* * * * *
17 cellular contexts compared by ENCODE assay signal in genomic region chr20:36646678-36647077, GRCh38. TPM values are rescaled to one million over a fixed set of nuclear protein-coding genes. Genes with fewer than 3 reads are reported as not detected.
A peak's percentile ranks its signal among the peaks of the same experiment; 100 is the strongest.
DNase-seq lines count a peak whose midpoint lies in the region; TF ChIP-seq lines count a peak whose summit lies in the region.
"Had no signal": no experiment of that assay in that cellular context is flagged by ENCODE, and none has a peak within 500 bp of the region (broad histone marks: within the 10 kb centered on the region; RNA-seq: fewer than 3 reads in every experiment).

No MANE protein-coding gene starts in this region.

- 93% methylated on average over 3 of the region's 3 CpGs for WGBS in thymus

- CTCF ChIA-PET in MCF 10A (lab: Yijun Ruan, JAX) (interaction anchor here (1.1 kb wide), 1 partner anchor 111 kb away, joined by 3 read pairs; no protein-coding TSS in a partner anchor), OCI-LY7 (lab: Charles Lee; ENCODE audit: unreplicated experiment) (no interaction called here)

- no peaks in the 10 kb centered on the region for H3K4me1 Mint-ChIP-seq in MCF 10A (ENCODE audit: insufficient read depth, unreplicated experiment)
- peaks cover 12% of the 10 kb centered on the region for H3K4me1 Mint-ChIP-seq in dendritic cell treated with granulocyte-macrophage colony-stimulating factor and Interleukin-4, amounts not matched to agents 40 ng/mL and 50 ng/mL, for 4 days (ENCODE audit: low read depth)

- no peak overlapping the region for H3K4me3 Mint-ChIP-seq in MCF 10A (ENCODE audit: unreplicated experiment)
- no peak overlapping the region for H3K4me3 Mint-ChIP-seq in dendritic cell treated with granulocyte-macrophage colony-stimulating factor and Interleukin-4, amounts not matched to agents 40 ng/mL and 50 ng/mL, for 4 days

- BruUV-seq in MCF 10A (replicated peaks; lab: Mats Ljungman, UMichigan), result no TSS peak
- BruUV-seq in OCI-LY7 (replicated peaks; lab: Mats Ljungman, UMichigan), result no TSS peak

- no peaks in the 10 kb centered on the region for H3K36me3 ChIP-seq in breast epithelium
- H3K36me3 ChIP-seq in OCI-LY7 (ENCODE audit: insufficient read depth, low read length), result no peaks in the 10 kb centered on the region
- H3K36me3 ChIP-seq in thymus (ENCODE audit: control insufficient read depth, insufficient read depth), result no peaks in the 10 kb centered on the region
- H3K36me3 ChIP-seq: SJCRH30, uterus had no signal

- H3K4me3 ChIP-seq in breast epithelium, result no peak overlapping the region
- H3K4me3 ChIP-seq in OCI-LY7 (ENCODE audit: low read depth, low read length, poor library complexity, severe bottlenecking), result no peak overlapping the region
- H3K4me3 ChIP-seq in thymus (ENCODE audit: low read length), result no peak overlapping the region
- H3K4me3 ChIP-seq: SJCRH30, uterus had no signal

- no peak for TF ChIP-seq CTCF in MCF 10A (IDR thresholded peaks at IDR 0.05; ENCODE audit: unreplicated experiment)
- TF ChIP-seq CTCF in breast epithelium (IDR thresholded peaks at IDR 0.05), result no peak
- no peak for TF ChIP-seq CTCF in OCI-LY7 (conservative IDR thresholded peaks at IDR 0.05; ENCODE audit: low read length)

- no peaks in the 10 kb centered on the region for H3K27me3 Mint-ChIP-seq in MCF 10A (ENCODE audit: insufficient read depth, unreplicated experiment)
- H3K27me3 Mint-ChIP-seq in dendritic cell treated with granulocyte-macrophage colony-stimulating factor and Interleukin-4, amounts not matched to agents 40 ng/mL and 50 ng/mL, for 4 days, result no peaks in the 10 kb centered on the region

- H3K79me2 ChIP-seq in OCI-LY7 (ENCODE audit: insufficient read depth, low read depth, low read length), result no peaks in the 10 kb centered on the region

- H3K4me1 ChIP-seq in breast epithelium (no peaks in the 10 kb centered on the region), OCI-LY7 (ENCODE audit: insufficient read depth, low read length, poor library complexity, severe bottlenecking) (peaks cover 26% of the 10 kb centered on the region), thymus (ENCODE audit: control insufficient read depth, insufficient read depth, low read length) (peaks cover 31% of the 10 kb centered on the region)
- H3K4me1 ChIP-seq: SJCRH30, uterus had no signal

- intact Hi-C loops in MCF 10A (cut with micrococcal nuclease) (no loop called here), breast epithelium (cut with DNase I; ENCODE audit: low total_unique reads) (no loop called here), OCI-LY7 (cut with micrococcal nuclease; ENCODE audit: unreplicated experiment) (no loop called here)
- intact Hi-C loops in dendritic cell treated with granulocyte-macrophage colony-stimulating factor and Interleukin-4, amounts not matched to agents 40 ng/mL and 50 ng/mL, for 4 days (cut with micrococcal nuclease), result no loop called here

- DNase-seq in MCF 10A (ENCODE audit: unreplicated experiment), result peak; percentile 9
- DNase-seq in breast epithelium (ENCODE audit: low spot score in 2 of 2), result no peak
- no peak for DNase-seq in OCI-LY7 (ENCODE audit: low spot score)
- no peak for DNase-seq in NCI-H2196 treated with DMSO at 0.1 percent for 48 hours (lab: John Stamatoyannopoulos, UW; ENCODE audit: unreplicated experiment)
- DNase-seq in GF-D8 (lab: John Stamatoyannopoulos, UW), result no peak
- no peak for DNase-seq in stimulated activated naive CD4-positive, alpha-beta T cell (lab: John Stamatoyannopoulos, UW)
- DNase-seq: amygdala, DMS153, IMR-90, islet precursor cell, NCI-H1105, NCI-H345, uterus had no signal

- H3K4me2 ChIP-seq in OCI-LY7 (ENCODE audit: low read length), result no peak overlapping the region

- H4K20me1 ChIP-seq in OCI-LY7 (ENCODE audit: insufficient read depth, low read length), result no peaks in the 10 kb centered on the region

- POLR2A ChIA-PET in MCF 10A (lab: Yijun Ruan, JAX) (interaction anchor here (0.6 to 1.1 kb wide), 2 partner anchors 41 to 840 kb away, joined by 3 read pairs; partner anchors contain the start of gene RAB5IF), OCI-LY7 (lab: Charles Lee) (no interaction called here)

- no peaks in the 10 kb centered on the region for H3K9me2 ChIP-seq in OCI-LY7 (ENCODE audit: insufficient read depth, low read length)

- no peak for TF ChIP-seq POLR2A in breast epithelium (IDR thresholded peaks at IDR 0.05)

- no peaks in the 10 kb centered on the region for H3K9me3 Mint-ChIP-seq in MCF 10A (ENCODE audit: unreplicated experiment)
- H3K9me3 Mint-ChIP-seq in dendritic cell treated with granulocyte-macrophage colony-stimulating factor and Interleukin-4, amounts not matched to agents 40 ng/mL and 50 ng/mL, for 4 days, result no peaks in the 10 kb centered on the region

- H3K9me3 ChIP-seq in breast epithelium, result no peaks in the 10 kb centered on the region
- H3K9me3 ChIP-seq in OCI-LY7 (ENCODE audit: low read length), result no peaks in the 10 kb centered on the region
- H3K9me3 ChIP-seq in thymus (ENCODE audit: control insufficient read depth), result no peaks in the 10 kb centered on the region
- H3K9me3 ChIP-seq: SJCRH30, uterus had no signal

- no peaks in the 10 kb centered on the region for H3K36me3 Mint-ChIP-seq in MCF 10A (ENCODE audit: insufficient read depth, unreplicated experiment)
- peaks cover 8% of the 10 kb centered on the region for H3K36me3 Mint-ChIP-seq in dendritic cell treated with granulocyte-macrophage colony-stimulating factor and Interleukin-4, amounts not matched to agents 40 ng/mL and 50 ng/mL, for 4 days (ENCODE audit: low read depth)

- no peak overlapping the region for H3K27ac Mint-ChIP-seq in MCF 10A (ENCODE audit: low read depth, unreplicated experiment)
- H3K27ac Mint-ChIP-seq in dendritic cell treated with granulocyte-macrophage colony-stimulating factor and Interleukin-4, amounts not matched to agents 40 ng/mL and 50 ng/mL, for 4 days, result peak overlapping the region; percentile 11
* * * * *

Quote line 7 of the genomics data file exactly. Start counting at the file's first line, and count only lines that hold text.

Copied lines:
- CTCF ChIA-PET in MCF 10A (lab: Yijun Ruan, JAX) (interaction anchor here (1.1 kb wide), 1 partner anchor 111 kb away, joined by 3 read pairs; no protein-coding TSS in a partner anchor), OCI-LY7 (lab: Charles Lee; ENCODE audit: unreplicated experiment) (no interaction called here)